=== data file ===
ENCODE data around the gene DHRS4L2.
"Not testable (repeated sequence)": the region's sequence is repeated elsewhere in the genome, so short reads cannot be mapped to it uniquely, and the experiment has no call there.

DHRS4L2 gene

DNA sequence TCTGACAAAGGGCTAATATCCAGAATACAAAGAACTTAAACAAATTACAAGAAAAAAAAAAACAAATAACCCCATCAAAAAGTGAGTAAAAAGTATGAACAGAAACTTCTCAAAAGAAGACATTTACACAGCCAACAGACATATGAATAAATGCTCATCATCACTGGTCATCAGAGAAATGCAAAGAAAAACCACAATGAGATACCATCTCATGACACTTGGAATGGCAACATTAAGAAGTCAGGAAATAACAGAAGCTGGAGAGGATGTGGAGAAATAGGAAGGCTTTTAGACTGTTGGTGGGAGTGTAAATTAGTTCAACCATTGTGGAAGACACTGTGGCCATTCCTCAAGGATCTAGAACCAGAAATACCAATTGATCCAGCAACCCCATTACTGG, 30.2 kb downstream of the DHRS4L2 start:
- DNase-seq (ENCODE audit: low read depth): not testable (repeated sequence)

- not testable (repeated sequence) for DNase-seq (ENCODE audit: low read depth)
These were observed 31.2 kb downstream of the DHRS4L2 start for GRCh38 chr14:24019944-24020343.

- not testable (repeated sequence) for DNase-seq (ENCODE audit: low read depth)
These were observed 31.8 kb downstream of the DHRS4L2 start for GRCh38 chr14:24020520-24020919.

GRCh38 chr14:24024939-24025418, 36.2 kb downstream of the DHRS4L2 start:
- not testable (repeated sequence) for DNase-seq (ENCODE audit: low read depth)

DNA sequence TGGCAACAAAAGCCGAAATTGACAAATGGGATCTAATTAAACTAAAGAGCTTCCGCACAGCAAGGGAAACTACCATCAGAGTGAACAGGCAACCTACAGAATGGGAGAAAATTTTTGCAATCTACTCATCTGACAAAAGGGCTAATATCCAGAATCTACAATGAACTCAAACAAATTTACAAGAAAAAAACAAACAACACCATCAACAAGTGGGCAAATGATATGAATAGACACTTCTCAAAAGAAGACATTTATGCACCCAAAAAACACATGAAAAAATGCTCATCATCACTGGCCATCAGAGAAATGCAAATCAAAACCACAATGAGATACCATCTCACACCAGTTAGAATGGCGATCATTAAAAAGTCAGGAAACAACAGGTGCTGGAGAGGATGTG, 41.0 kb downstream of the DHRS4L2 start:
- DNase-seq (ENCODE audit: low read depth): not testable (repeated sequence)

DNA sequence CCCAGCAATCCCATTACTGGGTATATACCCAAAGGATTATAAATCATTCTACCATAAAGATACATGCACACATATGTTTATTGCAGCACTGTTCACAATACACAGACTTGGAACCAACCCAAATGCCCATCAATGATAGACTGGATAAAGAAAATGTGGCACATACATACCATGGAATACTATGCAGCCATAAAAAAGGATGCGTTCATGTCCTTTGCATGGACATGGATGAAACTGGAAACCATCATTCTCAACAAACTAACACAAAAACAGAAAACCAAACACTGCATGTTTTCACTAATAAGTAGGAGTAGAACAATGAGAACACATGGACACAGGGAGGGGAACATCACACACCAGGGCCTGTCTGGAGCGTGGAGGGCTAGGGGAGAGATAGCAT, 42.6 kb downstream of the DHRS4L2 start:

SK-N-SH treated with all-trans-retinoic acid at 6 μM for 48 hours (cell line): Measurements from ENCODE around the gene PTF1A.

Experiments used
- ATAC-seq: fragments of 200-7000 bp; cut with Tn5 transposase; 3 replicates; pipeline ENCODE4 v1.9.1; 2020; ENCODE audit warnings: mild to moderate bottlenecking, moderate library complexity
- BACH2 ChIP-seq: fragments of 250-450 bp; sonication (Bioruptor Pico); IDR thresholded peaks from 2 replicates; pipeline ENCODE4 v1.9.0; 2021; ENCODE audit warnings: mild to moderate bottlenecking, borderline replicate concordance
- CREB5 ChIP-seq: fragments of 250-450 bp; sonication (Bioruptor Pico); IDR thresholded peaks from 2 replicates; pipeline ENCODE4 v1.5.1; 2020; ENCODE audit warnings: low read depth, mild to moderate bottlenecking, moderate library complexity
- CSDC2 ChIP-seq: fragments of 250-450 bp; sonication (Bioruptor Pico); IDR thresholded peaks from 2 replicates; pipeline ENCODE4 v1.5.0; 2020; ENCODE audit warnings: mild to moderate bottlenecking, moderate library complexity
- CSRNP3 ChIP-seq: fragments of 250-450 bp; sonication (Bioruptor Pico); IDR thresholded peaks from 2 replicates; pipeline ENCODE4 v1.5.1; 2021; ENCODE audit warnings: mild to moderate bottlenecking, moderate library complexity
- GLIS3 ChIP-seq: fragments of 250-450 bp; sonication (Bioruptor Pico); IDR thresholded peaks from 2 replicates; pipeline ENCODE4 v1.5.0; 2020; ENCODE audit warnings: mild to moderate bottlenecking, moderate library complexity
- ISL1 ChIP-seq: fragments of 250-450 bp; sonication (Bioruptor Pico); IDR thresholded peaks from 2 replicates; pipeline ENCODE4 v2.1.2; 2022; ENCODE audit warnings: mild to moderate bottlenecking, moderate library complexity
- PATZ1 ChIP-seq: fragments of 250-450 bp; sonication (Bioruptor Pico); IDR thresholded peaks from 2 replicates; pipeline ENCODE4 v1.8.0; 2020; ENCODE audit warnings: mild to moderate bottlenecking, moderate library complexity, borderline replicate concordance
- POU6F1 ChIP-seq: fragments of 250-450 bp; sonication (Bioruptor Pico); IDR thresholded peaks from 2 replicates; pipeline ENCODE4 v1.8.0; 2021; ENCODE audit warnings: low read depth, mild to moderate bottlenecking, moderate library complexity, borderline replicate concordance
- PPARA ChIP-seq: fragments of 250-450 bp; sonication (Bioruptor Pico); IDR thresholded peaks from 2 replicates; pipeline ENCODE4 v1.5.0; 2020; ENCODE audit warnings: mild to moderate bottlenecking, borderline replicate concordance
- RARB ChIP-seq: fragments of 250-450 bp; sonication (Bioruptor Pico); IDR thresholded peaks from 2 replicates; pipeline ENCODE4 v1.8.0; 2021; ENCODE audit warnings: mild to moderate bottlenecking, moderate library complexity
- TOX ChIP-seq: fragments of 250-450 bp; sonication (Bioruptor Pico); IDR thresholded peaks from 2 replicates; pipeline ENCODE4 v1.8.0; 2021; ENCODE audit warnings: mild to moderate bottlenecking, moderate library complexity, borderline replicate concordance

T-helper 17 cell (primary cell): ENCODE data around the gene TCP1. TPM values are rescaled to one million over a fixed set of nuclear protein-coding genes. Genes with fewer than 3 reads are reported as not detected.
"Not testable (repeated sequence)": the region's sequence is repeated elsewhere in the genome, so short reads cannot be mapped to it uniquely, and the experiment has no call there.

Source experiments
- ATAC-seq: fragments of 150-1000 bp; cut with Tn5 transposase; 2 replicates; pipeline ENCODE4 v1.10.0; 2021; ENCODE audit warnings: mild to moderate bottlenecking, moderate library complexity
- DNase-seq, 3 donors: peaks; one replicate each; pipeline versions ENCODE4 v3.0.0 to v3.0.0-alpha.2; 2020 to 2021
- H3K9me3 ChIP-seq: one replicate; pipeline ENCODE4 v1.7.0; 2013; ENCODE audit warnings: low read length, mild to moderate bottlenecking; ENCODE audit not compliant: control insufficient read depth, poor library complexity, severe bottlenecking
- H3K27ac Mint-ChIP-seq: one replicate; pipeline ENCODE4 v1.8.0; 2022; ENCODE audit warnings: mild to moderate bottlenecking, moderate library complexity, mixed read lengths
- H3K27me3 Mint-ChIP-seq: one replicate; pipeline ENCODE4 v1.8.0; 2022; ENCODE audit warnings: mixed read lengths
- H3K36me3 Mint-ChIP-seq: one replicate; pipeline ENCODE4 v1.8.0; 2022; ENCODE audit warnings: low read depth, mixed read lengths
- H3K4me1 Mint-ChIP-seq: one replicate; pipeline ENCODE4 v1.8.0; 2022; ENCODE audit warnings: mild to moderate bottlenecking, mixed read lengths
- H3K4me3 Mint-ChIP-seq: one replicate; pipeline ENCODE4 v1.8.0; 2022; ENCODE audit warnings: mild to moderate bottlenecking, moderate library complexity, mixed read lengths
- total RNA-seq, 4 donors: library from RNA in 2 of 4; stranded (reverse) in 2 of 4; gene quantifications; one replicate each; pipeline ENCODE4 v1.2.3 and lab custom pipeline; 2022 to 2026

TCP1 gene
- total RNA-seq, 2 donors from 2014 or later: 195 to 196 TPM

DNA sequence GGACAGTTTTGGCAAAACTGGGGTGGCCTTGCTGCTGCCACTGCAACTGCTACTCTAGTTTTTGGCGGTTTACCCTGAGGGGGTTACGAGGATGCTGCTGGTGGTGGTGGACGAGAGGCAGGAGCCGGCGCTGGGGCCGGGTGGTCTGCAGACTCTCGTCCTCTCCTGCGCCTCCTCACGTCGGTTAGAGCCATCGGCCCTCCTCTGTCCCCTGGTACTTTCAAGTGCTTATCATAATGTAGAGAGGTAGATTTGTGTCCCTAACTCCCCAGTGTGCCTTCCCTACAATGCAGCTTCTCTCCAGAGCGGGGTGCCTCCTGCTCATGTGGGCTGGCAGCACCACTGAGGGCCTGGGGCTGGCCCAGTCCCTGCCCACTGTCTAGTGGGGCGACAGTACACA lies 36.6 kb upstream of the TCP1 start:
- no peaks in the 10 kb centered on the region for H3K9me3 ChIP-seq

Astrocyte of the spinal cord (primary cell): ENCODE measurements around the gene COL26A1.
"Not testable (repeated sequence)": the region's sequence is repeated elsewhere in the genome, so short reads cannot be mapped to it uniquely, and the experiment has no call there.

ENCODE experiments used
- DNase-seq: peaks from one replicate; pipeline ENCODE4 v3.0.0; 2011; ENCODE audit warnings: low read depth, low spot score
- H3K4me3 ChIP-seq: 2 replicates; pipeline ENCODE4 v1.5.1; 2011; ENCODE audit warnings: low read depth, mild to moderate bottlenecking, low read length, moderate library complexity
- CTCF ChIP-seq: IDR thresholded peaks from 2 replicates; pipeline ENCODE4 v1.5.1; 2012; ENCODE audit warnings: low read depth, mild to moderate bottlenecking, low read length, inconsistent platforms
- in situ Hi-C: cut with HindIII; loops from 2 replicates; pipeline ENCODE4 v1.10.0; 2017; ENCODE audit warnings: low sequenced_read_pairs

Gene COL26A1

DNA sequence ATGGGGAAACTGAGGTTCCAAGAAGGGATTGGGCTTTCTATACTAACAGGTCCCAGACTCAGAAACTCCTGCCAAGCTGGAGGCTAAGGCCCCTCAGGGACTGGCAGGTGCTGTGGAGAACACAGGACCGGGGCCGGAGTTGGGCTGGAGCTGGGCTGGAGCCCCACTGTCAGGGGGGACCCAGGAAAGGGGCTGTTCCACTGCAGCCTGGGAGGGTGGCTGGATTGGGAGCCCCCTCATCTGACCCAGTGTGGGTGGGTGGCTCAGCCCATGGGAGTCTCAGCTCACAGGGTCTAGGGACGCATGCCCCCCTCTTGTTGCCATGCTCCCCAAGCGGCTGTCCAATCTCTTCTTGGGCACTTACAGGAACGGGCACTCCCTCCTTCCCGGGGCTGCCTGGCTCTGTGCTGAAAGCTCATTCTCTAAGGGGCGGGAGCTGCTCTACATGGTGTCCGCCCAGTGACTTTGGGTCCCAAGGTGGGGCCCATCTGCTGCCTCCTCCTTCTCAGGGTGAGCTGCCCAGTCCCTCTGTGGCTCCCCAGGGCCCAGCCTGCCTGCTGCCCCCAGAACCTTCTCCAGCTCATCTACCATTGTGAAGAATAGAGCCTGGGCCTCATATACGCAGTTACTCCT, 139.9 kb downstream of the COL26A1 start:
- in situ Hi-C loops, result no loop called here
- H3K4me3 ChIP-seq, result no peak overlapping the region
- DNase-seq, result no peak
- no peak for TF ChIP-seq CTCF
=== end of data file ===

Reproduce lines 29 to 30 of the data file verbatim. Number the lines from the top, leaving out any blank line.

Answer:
T-helper 17 cell (primary cell): ENCODE data around the gene TCP1. TPM values are rescaled to one million over a fixed set of nuclear protein-coding genes. Genes with fewer than 3 reads are reported as not detected.
"Not testable (repeated sequence)": the region's sequence is repeated elsewhere in the genome, so short reads cannot be mapped to it uniquely, and the experiment has no call there.